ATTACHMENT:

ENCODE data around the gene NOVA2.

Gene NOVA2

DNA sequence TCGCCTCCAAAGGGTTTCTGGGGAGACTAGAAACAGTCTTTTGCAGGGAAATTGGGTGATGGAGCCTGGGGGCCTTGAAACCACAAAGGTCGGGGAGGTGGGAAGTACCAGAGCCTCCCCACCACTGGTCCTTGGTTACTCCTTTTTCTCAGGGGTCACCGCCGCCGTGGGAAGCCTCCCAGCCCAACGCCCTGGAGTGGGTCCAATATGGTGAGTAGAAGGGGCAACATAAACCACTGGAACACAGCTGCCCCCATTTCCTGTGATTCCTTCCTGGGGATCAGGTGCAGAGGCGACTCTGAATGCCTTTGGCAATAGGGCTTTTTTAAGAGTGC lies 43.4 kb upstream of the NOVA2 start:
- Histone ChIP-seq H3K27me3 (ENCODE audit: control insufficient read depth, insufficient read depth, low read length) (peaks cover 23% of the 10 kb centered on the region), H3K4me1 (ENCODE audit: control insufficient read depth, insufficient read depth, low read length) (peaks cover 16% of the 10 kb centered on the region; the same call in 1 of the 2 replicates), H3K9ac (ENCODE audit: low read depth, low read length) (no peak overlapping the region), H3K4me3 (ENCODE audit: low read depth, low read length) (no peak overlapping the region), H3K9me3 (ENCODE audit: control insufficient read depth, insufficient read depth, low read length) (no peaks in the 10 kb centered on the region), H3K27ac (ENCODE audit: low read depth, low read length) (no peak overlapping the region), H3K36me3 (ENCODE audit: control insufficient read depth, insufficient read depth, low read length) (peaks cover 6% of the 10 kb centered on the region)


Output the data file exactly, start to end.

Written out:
ENCODE data around the gene NOVA2.

Gene NOVA2

DNA sequence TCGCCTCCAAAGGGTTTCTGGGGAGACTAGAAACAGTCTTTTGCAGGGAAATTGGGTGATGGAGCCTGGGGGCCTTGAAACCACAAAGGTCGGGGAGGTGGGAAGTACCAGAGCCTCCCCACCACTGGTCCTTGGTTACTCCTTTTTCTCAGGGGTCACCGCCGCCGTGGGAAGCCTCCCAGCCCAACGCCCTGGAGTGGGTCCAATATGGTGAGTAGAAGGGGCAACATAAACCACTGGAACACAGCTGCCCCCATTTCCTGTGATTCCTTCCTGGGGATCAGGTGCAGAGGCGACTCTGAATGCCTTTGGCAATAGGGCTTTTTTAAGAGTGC lies 43.4 kb upstream of the NOVA2 start:
- Histone ChIP-seq H3K27me3 (ENCODE audit: control insufficient read depth, insufficient read depth, low read length) (peaks cover 23% of the 10 kb centered on the region), H3K4me1 (ENCODE audit: control insufficient read depth, insufficient read depth, low read length) (peaks cover 16% of the 10 kb centered on the region; the same call in 1 of the 2 replicates), H3K9ac (ENCODE audit: low read depth, low read length) (no peak overlapping the region), H3K4me3 (ENCODE audit: low read depth, low read length) (no peak overlapping the region), H3K9me3 (ENCODE audit: control insufficient read depth, insufficient read depth, low read length) (no peaks in the 10 kb centered on the region), H3K27ac (ENCODE audit: low read depth, low read length) (no peak overlapping the region), H3K36me3 (ENCODE audit: control insufficient read depth, insufficient read depth, low read length) (peaks cover 6% of the 10 kb centered on the region)